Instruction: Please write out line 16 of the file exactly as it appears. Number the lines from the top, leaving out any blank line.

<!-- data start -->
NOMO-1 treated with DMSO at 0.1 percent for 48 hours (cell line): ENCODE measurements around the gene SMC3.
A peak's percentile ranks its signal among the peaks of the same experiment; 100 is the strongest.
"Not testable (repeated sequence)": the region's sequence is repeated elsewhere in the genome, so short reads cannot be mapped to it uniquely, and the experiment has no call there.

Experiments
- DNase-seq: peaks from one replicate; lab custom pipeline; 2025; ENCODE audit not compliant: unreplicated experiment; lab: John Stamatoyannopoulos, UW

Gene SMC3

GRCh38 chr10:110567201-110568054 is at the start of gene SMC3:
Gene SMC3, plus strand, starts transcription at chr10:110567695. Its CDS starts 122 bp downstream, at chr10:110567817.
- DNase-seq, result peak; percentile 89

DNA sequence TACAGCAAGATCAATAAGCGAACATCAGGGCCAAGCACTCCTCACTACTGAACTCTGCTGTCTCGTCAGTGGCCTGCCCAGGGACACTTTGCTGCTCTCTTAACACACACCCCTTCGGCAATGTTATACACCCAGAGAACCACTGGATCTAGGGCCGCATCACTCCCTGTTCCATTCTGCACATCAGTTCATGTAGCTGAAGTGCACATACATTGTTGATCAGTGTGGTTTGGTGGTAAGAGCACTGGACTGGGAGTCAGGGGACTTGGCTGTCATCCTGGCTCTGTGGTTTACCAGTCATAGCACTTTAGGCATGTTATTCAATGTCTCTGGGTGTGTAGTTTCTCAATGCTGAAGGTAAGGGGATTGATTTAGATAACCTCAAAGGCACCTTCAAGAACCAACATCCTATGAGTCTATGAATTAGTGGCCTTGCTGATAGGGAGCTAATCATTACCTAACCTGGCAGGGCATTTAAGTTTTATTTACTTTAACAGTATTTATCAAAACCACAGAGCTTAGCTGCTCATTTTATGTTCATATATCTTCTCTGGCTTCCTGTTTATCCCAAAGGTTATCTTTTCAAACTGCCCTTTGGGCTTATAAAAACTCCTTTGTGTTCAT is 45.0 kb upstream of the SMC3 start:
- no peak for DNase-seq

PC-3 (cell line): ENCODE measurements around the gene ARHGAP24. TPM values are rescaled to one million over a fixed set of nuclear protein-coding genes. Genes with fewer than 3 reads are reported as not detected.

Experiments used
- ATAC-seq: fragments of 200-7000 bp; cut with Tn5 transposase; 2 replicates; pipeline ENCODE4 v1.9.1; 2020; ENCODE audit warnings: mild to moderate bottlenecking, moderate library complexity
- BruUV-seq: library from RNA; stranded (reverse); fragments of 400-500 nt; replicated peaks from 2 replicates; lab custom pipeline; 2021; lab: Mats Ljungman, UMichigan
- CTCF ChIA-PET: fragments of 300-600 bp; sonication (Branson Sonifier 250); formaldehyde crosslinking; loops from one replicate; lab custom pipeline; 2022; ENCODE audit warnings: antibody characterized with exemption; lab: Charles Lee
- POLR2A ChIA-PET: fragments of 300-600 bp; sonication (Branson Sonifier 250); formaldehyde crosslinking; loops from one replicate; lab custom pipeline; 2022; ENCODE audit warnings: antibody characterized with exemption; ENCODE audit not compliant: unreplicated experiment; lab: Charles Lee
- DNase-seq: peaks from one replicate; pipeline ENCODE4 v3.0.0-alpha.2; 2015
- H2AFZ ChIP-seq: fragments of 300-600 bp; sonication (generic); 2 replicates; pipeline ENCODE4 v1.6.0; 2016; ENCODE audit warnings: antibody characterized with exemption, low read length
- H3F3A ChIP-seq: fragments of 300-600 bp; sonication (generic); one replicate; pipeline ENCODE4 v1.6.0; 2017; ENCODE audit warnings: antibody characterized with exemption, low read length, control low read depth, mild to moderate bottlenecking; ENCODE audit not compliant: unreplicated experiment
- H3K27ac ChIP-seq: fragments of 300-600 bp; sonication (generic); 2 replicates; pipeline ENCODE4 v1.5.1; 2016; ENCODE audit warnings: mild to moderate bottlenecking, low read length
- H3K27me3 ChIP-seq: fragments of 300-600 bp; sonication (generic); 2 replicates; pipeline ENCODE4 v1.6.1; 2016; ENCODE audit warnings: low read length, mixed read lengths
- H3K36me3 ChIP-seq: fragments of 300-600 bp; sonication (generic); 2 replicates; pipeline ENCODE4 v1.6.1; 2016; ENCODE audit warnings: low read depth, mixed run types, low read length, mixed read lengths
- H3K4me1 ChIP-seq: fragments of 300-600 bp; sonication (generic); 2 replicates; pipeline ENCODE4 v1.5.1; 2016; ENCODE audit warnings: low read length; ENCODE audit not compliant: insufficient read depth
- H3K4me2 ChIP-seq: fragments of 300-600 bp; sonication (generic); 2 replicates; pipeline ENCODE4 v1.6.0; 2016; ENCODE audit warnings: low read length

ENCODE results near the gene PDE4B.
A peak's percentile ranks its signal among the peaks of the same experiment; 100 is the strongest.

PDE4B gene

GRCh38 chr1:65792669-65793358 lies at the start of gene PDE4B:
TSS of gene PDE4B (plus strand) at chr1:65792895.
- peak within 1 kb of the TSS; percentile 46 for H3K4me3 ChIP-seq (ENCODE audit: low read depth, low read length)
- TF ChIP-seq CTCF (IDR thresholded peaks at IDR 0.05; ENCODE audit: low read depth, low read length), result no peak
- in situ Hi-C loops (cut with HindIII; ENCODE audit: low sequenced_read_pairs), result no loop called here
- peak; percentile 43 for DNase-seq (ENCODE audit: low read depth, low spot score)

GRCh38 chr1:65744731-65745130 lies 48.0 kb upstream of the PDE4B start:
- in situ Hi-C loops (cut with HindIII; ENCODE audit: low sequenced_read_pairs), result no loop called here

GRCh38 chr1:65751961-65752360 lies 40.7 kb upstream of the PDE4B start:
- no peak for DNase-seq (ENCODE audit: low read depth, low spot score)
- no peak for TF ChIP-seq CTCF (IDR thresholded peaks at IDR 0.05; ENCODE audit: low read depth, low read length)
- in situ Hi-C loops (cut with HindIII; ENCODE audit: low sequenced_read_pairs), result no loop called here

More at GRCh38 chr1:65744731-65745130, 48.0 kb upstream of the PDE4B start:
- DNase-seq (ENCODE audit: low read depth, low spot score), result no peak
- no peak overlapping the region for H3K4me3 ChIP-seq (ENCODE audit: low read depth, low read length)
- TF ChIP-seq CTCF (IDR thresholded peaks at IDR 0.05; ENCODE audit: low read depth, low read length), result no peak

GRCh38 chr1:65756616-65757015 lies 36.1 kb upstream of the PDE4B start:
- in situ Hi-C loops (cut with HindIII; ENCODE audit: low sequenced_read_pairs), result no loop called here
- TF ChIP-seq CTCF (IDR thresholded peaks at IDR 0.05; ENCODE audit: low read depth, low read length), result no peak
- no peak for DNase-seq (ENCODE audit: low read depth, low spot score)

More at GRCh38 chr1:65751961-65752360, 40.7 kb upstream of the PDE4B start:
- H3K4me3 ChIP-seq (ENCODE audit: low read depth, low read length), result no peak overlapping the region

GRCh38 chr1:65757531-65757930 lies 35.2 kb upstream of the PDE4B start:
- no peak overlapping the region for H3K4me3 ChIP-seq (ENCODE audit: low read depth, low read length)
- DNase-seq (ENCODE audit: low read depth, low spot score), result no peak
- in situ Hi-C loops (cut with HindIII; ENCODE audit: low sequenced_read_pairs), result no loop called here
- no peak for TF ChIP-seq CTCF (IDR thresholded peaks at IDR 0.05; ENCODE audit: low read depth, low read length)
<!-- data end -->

- CTCF ChIA-PET: fragments of 300-600 bp; sonication (Branson Sonifier 250); formaldehyde crosslinking; loops from one replicate; lab custom pipeline; 2022; ENCODE audit warnings: antibody characterized with exemption; lab: Charles Lee